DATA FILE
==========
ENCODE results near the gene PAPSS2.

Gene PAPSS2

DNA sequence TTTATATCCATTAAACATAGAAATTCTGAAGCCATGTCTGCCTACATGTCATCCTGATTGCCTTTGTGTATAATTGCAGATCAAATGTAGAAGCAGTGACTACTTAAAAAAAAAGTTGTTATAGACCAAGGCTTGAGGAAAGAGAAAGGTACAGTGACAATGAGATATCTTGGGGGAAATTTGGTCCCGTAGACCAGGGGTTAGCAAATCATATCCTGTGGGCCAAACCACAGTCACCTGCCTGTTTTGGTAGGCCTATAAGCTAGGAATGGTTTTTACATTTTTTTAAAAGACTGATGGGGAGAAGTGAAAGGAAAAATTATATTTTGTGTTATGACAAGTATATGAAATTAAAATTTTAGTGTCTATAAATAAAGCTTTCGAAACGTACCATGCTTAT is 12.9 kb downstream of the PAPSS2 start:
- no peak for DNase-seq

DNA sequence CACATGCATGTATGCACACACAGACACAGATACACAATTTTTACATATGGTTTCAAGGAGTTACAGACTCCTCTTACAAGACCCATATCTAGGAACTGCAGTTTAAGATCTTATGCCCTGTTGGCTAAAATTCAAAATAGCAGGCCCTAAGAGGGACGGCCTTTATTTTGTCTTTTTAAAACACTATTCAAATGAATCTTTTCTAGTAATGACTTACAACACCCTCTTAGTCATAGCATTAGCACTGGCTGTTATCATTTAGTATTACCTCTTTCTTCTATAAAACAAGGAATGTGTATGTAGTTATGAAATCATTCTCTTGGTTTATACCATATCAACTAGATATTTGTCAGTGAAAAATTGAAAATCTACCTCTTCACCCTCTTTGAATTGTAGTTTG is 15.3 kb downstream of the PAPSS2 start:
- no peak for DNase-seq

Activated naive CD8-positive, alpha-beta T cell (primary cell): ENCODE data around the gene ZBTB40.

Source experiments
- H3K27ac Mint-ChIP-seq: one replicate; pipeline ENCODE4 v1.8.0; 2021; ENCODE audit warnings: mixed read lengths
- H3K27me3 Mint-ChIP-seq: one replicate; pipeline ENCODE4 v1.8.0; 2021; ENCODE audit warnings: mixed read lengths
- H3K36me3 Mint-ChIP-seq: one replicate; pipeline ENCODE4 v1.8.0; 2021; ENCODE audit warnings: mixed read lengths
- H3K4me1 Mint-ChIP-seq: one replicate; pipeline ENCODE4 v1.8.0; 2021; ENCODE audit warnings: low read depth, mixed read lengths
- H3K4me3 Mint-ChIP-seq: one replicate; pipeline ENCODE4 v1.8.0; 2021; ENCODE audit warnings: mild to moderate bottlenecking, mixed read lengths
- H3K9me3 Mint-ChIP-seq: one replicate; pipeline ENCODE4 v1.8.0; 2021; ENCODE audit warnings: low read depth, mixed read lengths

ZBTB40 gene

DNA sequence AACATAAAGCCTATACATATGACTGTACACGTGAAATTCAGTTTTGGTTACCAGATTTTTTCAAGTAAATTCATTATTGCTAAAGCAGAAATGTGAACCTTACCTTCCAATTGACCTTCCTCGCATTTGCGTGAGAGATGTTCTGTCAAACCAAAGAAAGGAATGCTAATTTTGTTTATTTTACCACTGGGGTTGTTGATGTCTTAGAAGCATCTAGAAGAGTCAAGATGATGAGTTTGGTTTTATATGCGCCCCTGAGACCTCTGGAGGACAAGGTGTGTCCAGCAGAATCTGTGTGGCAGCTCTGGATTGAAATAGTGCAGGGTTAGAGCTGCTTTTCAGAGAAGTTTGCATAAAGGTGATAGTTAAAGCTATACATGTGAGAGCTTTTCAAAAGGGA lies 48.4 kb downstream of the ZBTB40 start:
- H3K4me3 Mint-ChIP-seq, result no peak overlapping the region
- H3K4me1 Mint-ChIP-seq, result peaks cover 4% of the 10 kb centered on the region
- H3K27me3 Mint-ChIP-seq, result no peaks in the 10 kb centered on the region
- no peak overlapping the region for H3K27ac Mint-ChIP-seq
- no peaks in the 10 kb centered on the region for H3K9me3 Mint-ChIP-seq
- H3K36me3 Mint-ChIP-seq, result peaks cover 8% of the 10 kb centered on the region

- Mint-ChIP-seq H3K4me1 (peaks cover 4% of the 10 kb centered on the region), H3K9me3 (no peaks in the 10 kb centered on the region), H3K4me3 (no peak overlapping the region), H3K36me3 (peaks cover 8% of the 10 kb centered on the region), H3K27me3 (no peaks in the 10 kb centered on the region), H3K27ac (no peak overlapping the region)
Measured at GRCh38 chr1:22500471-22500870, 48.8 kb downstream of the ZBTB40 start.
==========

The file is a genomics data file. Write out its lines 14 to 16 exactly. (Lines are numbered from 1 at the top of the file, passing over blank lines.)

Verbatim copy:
- H3K9me3 Mint-ChIP-seq: one replicate; pipeline ENCODE4 v1.8.0; 2021; ENCODE audit warnings: low read depth, mixed read lengths

ZBTB40 gene

DNA sequence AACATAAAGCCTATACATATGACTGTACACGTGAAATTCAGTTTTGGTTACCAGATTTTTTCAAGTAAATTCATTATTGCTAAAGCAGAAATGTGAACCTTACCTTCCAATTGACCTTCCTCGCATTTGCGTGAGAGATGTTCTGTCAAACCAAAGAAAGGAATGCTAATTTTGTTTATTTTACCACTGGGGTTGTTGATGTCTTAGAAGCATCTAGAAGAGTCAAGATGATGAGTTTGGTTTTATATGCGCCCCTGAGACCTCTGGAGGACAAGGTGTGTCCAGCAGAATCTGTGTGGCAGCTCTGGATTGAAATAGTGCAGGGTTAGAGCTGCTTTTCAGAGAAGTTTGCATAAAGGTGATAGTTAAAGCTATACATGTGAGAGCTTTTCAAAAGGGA lies 48.4 kb downstream of the ZBTB40 start: